Robert Amos and Anny Scoones

Robert Amos and Anny Scoones

Book showcases Victoria neighbourhoods

Anny Scoones and Robert Amos united to capture James Bay and a dozen other unique areas in Greater Victoria

Culture shock led Anny Scoones to pen a book about Victoria’s neighbourhoods.

The culture shock of a farm girl becoming a city woman.

It doesn’t matter that Scoones’ previous residence, historic Glamorgan Farm in North Saanich, where she spent several years, is less than 30 minutes by car from her new home, a 1911 heritage house on Medana Street in James Bay.

“It’s an eight-acre farm with heritage buildings, as old a farm on the Peninsula as it gets,” Scoones said.

“A lot of what goes on here in James Bay was a shock to me. It’s all the little things. The tempo of life. And the fact people put free stuff out on the curb, and it’s taken away. And it’s some pretty nice stuff.”

Beach art and shrines made of various artifacts along the shore of Dallas Road also caught her fancy. So have the abundant crops produced by urban farmers.

It didn’t take long before Scoones and Robert Amos united to capture James Bay and a dozen other unique areas in Greater Victoria in a book called Hometown: Out and About in Victoria’s Neighbourhoods.

The book is available now in bookstores and at the library.

It’s Scoones’ fourth and Amos’ seventh book on Greater Victoria, but it’s their first collaboration. A well-known painter of Victoria landmarks and longtime arts writer for the Times Colonist, Amos previously wanted to remake two of Scoones’ earlier books, Home: Tales of a Heritage Farm,  and Home and Away: More Tales of a Heritage Farm. The non-fiction essays and stories are based on the farm community in North Saanich.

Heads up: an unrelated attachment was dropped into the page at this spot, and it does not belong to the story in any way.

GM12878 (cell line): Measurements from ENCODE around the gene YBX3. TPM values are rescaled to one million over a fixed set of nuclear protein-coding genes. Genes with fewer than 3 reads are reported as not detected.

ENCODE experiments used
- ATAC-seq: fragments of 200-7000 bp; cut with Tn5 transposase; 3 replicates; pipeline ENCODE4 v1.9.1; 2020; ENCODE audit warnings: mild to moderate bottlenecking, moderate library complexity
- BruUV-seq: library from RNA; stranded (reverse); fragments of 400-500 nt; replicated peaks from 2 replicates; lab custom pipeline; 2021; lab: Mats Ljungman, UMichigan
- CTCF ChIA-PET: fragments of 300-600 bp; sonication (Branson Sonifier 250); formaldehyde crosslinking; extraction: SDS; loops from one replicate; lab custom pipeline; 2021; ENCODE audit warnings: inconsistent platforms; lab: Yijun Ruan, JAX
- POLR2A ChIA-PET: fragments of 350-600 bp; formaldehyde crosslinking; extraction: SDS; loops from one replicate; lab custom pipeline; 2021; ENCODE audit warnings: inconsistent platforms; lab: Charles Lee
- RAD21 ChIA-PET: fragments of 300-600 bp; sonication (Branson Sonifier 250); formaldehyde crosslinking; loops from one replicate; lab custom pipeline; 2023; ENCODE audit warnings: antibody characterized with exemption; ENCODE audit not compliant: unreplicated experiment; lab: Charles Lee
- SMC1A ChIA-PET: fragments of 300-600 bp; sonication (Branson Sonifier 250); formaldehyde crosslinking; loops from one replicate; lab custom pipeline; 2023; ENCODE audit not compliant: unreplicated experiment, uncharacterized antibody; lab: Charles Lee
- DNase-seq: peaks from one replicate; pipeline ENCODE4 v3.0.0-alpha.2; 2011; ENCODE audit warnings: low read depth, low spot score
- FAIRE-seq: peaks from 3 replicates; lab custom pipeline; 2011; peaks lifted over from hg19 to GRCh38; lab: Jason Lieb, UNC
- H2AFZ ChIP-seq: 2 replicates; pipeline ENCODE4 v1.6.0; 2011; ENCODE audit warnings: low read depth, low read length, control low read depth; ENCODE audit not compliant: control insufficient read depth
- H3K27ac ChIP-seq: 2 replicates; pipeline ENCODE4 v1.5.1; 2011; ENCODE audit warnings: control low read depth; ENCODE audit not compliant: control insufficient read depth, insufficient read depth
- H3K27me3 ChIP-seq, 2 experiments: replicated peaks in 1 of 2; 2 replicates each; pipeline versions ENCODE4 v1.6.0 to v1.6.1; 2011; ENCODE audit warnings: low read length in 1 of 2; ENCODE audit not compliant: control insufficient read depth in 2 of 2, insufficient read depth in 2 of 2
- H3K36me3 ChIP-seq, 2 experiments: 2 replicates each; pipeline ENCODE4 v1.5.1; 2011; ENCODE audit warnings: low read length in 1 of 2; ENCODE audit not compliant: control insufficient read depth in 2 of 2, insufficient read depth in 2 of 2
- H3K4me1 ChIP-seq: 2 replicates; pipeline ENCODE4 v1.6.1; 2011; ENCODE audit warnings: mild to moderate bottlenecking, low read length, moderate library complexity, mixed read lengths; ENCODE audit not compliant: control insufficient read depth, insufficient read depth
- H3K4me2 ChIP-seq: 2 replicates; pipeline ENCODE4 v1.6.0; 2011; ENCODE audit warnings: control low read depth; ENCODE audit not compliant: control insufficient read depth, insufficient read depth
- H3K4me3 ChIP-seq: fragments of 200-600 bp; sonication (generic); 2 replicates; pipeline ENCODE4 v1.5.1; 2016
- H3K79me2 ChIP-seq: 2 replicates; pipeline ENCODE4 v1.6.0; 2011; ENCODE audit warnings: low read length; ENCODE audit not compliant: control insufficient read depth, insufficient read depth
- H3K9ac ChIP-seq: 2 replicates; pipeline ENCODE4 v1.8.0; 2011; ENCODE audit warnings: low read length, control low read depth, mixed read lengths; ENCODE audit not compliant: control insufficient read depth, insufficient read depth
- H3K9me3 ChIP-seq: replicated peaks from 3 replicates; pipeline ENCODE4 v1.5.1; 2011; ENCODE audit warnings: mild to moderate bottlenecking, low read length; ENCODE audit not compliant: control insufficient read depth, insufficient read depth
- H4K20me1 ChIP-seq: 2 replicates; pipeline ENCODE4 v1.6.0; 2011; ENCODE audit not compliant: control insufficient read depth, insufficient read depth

“I had an idea they should be remade with illustrations, they were perfect for it,” said Amos, the outgoing artist in residence for the Fairmont Empress.

But when the two presented the idea to Ruth Linka at Touchwood Editions, the publisher had another idea.

“(Linka) gets the credit on this one,” Scoones said. “She asked us, ‘Why don’t we do a book on Victoria?’ And we did.’”

Granted, the neighbourhoods idea had been seeded in Scoones and Amos, they just hadn’t put their fingers on it.

“It’s not a historical book for history’s sake. It’s a quirkier look at each area,” Scoones said.

“There are a lot of historical books on areas and such of Victoria, but they are very intensive. This will be more of a history of now. It will say what it’s like to live here today,” Amos said.

Readers who pick up the book will be tickled by the recognition factor, Amos added. It’s a connection you can only make when your everyday life is put into a book.

Eccentricities from all over the region are highlighted in Out and About.

There’s the former jam factory, which most people know as the odd-shaped building at the top of Sinclair Hill up from Cadboro Bay, the fact Oak Bay has far more non-English culture than people think, and the corner store phenomenon.

“Corner stores are a tradition. They’re part of the little things you don’t notice unless you stroll through each area,” Amos said.

Did you know?

The official launch for Hometown: Out and About in Victoria’s Neighbourhoods, is April 20, from 2 p.m. to 4 p.m. at Winchester Galleries Humboldt Valley, 796 Humboldt Street.